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nor water during the preceding forty-eight hours. Late in the afternoon we saddled up and proceeded to Twyman's Store, while General Hampton's main body moved down the south bank of the North Anna, with the purpose of intervening between me and the Army of the Potomac, in the hope of preventing my return to it; but his movements took no definite shape beyond watching me, however, till several days later, near St. Mary's Church, when I was crossing the peninsula to the James River. On the 14th the march was continued, and we reached the Catharpen road, upon which it was originally intended to move if we had been able to cross at Mallory's ford, and this conducted me to Shady Grove Church. The next day we passed over the battle-field of Spottsylvania Court House. The marks of the recent conflicts about there were visible on every hand, and in the neighboring houses were found many Union and Confederate wounded, who had been too severely hurt to be removed from the field-hospitals
infantry. When that came up, he pushed on as far as Riddle's Shop, but late that evening the Confederate infantry forced him to withdraw to St. Mary's Church; for early in the morning General Lee had discovered the movement of our army, and promptly threw this column of infantry south of the Chickahominy to White Oak Swamp, with the design of covering Richmond. From St. Mary's Church Wilson guarded all the roads toward White Oak Swamp and Riddle's Shop, McIntosh's brigade joining him on the 14th, by way of Long Bridge, as the rear of the Army of the Potomac passed the Chickahominy. In the performance of this duty Wilson did not have to fight any engagement of magnitude, for the bulk of the enemy's cavalry had followed me to Trevillian. During the 15th and 16th Wilson drew his troops in toward the James River, and next day crossed it on the pontoon-bridge and camped on the Blackwater, near Mt. Sinai Church. Here we remained till the 22d of June--the same day I reached the White Hou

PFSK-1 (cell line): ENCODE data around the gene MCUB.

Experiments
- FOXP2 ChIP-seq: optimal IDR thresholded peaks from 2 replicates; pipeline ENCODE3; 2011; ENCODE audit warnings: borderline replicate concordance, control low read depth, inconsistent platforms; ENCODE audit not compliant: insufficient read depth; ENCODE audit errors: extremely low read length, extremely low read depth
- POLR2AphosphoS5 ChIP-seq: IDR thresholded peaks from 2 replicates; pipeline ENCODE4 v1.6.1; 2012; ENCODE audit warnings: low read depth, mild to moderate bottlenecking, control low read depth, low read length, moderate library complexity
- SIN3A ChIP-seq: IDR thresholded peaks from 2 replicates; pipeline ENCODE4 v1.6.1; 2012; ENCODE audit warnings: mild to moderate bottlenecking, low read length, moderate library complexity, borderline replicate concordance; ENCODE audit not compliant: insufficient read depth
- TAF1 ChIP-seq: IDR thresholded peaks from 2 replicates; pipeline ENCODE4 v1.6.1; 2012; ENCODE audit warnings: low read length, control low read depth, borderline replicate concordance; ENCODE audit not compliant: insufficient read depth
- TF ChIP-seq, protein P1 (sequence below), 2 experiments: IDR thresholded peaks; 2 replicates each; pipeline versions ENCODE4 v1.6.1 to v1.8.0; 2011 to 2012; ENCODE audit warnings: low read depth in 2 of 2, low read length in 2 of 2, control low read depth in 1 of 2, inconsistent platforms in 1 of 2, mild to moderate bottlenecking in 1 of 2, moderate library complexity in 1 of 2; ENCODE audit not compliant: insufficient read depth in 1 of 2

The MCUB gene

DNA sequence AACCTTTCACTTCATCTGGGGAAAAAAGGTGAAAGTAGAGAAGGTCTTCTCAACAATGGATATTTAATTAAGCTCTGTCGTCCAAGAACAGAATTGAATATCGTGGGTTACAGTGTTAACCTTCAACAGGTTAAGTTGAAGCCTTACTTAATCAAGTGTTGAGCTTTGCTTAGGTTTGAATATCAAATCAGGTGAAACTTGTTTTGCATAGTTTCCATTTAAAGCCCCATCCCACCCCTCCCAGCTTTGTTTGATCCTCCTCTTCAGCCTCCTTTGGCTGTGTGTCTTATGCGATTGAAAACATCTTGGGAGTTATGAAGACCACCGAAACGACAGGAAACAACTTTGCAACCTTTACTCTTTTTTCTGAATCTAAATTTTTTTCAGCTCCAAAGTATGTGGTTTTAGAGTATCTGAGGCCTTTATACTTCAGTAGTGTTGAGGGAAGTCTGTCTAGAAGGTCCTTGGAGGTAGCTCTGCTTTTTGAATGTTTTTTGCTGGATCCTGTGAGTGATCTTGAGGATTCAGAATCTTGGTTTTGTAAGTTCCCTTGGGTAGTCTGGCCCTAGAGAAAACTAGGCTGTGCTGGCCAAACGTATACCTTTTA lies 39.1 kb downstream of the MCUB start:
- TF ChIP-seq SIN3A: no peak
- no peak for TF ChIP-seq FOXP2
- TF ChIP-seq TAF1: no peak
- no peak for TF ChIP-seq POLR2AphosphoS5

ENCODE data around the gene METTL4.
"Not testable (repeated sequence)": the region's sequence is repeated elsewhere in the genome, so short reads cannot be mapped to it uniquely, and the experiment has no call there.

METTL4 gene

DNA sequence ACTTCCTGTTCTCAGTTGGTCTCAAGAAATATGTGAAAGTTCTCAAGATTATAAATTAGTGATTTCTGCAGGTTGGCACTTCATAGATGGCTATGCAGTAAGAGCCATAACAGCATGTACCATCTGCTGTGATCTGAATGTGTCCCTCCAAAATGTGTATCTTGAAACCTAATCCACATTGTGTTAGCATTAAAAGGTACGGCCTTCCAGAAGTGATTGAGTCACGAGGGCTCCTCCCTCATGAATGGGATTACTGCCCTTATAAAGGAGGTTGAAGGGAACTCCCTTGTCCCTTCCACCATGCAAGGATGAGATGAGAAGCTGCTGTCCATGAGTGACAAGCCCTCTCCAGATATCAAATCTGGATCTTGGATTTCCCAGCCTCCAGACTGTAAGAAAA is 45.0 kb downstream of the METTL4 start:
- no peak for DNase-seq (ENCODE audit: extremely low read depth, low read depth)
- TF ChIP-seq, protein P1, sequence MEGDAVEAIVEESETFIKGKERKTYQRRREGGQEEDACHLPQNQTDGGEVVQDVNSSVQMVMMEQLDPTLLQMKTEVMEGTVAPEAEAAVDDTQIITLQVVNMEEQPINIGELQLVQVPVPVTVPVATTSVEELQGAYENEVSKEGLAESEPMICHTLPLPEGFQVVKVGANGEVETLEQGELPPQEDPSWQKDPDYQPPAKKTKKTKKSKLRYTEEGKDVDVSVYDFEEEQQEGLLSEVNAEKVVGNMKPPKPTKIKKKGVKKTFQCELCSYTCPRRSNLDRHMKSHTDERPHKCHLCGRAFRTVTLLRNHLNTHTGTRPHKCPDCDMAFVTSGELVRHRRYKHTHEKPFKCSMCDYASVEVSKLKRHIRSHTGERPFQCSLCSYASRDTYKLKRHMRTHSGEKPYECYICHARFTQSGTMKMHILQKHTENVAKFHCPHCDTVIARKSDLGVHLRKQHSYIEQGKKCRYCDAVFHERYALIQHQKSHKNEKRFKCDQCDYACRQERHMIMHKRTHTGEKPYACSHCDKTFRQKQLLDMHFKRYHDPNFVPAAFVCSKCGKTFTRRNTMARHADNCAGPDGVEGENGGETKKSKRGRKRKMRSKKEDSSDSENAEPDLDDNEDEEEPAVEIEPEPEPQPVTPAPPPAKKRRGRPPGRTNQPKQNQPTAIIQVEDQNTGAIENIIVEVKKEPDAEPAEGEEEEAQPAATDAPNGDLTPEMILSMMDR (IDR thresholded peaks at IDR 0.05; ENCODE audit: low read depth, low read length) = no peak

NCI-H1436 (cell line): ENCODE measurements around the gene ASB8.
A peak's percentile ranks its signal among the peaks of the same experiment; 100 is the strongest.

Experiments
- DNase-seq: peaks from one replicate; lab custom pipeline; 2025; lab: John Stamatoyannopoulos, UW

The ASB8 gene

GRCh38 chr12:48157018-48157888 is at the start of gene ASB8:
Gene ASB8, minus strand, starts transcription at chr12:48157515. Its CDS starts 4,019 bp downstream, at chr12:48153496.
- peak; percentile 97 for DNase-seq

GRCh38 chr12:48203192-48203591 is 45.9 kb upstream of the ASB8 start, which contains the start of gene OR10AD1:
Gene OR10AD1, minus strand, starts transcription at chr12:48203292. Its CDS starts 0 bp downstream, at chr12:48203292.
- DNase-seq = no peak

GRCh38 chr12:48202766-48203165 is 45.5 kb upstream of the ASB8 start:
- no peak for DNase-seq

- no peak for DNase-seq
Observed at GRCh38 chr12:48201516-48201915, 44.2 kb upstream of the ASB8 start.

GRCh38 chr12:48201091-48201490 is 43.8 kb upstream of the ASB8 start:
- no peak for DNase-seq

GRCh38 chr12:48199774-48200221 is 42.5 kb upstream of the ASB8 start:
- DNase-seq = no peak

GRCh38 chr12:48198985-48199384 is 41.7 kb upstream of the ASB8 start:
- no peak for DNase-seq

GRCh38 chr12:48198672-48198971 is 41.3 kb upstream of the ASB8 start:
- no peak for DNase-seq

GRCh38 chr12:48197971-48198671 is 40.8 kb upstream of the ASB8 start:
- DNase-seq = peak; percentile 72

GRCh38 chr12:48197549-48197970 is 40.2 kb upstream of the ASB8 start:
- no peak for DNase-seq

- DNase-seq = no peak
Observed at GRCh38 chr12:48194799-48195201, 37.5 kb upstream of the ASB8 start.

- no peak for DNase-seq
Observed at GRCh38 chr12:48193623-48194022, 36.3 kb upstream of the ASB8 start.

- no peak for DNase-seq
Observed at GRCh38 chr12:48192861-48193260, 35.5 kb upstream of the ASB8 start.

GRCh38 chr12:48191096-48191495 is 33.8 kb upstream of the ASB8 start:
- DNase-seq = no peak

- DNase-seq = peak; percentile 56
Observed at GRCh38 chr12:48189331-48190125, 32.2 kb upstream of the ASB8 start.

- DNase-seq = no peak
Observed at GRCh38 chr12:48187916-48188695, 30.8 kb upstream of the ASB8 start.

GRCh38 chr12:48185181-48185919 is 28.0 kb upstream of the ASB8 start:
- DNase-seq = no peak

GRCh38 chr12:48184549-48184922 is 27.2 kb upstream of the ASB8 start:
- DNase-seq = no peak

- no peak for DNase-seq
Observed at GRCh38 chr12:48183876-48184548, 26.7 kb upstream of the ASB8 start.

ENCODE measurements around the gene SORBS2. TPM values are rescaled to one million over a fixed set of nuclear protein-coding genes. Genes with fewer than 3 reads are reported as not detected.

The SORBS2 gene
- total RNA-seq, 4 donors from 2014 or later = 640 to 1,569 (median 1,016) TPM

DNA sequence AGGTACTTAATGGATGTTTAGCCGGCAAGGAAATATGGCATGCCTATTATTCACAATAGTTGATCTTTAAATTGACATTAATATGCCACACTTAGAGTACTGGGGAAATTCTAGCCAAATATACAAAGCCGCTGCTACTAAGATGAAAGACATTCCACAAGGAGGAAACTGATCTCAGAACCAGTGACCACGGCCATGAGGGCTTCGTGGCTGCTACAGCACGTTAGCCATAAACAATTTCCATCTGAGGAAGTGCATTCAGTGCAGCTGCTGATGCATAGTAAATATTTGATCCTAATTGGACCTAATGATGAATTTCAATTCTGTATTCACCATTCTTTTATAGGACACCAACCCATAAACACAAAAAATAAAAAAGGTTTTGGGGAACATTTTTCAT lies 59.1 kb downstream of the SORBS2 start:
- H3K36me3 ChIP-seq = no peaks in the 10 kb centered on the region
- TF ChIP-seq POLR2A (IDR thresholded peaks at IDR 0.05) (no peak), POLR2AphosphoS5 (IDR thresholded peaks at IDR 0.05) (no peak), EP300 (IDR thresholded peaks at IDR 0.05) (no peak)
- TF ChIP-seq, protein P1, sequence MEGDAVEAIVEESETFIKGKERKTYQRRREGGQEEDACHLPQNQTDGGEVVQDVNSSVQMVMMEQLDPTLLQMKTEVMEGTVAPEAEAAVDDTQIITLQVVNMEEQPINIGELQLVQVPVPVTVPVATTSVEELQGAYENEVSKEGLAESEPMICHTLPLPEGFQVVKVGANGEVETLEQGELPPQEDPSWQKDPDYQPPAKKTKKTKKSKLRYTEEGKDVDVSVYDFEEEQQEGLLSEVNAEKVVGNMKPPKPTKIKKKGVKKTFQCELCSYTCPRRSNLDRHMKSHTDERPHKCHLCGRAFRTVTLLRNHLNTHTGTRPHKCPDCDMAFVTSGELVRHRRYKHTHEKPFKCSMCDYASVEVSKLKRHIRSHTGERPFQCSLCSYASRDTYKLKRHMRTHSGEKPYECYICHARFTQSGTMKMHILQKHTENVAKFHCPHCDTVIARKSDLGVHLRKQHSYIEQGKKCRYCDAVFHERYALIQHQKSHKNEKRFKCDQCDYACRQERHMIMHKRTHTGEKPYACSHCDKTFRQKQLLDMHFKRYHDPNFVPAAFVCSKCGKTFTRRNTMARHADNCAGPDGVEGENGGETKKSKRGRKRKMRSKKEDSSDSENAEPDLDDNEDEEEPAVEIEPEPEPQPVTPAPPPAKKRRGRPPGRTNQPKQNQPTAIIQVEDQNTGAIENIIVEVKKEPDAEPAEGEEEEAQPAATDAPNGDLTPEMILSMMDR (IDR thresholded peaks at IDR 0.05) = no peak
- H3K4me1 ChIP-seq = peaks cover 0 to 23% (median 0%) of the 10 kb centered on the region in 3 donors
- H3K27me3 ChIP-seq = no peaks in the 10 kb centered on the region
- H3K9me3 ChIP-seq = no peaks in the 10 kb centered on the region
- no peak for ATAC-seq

e latter was finally compelled to withdraw to the north bank of Cedar Creek. Custer gained better results, however, on the Back road, with his usual dash driving the enemy's cavalry away from his front, Merritt's division then joining him and remaining on the right. The day's events pointing to a probability that the enemy intended to resume the offensive, to anticipate such a contingency I ordered the Sixth Corps to return from its march toward Ashby's Gap. It reached me by noon of the 14th, and went into position to the right and rear of the Nineteenth Corps, which held a line along the north bank of Cedar Creek, west of the Valley pike. Crook was posted on the left of the Nineteenth Corps and east of the Valley pike, with Thoburn's division advanced to a round hill, which commanded the junction of Cedar Creek and the Shenandoah River, while Torbert retained both Merritt and Custer on the right of the Sixth Corps, and at the same time covered with Powell the roads toward Front